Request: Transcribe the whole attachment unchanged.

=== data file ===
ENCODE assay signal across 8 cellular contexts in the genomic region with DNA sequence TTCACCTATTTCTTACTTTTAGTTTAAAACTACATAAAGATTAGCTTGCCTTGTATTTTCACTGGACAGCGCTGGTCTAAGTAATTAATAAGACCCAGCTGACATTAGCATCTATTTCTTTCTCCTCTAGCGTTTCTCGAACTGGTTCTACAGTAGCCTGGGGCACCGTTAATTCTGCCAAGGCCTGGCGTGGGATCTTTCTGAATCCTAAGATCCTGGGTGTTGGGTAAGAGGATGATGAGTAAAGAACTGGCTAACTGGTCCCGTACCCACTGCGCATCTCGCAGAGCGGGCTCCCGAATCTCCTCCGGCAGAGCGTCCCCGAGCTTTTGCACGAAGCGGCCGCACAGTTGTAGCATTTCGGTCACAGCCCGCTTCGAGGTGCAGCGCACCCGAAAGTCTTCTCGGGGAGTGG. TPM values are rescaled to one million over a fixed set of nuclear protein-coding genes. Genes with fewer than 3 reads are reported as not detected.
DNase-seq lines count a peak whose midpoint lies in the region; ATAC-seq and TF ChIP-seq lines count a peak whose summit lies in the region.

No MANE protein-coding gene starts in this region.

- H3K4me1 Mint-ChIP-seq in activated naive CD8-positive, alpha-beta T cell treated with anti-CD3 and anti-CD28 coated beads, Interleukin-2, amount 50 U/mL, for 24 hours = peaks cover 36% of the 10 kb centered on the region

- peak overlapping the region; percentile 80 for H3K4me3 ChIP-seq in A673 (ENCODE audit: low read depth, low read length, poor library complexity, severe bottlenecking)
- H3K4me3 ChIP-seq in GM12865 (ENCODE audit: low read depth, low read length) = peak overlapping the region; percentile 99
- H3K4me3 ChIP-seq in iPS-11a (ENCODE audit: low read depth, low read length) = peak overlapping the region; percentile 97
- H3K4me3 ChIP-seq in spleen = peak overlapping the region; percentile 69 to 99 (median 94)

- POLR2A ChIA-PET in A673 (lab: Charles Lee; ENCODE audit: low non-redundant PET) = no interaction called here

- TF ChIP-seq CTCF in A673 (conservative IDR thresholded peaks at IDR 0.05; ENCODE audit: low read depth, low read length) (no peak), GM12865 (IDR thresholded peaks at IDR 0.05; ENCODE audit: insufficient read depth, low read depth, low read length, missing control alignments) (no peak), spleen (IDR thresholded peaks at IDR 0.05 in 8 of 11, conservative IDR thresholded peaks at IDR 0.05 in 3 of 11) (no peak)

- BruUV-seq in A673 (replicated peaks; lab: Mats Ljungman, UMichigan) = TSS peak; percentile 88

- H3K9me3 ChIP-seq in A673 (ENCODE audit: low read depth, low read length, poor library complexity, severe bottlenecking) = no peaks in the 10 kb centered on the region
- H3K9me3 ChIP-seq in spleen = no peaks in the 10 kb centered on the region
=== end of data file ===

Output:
ENCODE assay signal across 8 cellular contexts in the genomic region with DNA sequence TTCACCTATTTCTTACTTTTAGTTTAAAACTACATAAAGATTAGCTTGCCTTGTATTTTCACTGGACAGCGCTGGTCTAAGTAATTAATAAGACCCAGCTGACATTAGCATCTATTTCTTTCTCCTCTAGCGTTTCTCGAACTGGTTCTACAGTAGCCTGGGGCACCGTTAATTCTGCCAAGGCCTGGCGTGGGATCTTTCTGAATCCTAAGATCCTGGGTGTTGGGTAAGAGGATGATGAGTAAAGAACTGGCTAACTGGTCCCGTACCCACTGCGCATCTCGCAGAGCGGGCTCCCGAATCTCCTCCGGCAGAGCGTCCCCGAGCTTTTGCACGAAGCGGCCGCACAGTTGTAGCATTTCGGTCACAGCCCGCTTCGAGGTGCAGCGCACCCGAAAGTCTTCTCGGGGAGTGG. TPM values are rescaled to one million over a fixed set of nuclear protein-coding genes. Genes with fewer than 3 reads are reported as not detected.
DNase-seq lines count a peak whose midpoint lies in the region; ATAC-seq and TF ChIP-seq lines count a peak whose summit lies in the region.

No MANE protein-coding gene starts in this region.

- H3K4me1 Mint-ChIP-seq in activated naive CD8-positive, alpha-beta T cell treated with anti-CD3 and anti-CD28 coated beads, Interleukin-2, amount 50 U/mL, for 24 hours = peaks cover 36% of the 10 kb centered on the region

- peak overlapping the region; percentile 80 for H3K4me3 ChIP-seq in A673 (ENCODE audit: low read depth, low read length, poor library complexity, severe bottlenecking)
- H3K4me3 ChIP-seq in GM12865 (ENCODE audit: low read depth, low read length) = peak overlapping the region; percentile 99
- H3K4me3 ChIP-seq in iPS-11a (ENCODE audit: low read depth, low read length) = peak overlapping the region; percentile 97
- H3K4me3 ChIP-seq in spleen = peak overlapping the region; percentile 69 to 99 (median 94)

- POLR2A ChIA-PET in A673 (lab: Charles Lee; ENCODE audit: low non-redundant PET) = no interaction called here

- TF ChIP-seq CTCF in A673 (conservative IDR thresholded peaks at IDR 0.05; ENCODE audit: low read depth, low read length) (no peak), GM12865 (IDR thresholded peaks at IDR 0.05; ENCODE audit: insufficient read depth, low read depth, low read length, missing control alignments) (no peak), spleen (IDR thresholded peaks at IDR 0.05 in 8 of 11, conservative IDR thresholded peaks at IDR 0.05 in 3 of 11) (no peak)

- BruUV-seq in A673 (replicated peaks; lab: Mats Ljungman, UMichigan) = TSS peak; percentile 88

- H3K9me3 ChIP-seq in A673 (ENCODE audit: low read depth, low read length, poor library complexity, severe bottlenecking) = no peaks in the 10 kb centered on the region
- H3K9me3 ChIP-seq in spleen = no peaks in the 10 kb centered on the region